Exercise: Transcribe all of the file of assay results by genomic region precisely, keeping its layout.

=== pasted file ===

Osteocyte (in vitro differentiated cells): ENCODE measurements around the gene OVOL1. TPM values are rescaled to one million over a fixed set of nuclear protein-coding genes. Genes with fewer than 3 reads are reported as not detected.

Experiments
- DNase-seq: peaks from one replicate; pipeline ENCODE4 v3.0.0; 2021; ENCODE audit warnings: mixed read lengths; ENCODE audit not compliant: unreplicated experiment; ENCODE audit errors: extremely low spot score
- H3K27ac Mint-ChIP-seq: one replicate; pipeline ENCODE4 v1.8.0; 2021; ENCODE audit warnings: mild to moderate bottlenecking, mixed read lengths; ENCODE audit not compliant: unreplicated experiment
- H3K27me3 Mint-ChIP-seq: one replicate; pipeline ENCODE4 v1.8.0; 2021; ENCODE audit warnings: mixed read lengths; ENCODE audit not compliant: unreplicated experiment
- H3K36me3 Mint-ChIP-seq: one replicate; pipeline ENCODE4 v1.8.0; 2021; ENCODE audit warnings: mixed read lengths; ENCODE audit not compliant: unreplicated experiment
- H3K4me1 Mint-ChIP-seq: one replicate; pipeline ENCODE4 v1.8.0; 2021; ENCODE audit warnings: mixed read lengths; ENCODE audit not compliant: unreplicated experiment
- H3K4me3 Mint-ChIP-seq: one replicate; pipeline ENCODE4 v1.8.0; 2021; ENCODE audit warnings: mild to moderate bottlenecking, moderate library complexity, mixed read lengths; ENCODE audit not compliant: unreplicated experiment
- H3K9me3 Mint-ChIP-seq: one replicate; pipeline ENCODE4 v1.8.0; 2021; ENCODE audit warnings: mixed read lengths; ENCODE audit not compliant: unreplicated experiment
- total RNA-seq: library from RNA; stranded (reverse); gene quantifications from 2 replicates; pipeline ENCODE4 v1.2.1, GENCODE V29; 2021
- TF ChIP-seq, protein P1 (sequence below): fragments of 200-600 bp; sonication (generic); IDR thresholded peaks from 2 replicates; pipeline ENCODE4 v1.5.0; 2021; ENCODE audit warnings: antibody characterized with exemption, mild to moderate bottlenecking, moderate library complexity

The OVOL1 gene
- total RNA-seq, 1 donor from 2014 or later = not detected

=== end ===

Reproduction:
Osteocyte (in vitro differentiated cells): ENCODE measurements around the gene OVOL1. TPM values are rescaled to one million over a fixed set of nuclear protein-coding genes. Genes with fewer than 3 reads are reported as not detected.

Experiments
- DNase-seq: peaks from one replicate; pipeline ENCODE4 v3.0.0; 2021; ENCODE audit warnings: mixed read lengths; ENCODE audit not compliant: unreplicated experiment; ENCODE audit errors: extremely low spot score
- H3K27ac Mint-ChIP-seq: one replicate; pipeline ENCODE4 v1.8.0; 2021; ENCODE audit warnings: mild to moderate bottlenecking, mixed read lengths; ENCODE audit not compliant: unreplicated experiment
- H3K27me3 Mint-ChIP-seq: one replicate; pipeline ENCODE4 v1.8.0; 2021; ENCODE audit warnings: mixed read lengths; ENCODE audit not compliant: unreplicated experiment
- H3K36me3 Mint-ChIP-seq: one replicate; pipeline ENCODE4 v1.8.0; 2021; ENCODE audit warnings: mixed read lengths; ENCODE audit not compliant: unreplicated experiment
- H3K4me1 Mint-ChIP-seq: one replicate; pipeline ENCODE4 v1.8.0; 2021; ENCODE audit warnings: mixed read lengths; ENCODE audit not compliant: unreplicated experiment
- H3K4me3 Mint-ChIP-seq: one replicate; pipeline ENCODE4 v1.8.0; 2021; ENCODE audit warnings: mild to moderate bottlenecking, moderate library complexity, mixed read lengths; ENCODE audit not compliant: unreplicated experiment
- H3K9me3 Mint-ChIP-seq: one replicate; pipeline ENCODE4 v1.8.0; 2021; ENCODE audit warnings: mixed read lengths; ENCODE audit not compliant: unreplicated experiment
- total RNA-seq: library from RNA; stranded (reverse); gene quantifications from 2 replicates; pipeline ENCODE4 v1.2.1, GENCODE V29; 2021
- TF ChIP-seq, protein P1 (sequence below): fragments of 200-600 bp; sonication (generic); IDR thresholded peaks from 2 replicates; pipeline ENCODE4 v1.5.0; 2021; ENCODE audit warnings: antibody characterized with exemption, mild to moderate bottlenecking, moderate library complexity

The OVOL1 gene
- total RNA-seq, 1 donor from 2014 or later = not detected